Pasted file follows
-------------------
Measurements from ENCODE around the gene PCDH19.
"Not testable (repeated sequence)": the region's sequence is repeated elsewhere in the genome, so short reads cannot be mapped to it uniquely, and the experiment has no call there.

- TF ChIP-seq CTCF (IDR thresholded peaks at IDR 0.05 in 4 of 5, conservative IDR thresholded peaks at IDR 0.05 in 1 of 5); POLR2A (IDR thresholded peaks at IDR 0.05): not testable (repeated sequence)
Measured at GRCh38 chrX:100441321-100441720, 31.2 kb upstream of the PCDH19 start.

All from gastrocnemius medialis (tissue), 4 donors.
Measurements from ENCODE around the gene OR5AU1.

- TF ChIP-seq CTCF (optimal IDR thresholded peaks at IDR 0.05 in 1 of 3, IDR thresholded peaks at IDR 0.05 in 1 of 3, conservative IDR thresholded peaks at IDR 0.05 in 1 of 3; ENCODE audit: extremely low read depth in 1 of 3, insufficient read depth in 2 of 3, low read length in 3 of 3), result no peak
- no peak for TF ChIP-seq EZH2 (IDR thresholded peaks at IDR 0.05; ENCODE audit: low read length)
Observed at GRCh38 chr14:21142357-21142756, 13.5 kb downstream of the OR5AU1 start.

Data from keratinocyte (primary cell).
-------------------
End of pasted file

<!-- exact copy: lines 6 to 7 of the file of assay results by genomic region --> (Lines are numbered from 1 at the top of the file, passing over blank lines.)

Measurements from ENCODE around the gene OR5AU1.

- TF ChIP-seq CTCF (optimal IDR thresholded peaks at IDR 0.05 in 1 of 3, IDR thresholded peaks at IDR 0.05 in 1 of 3, conservative IDR thresholded peaks at IDR 0.05 in 1 of 3; ENCODE audit: extremely low read depth in 1 of 3, insufficient read depth in 2 of 3, low read length in 3 of 3), result no peak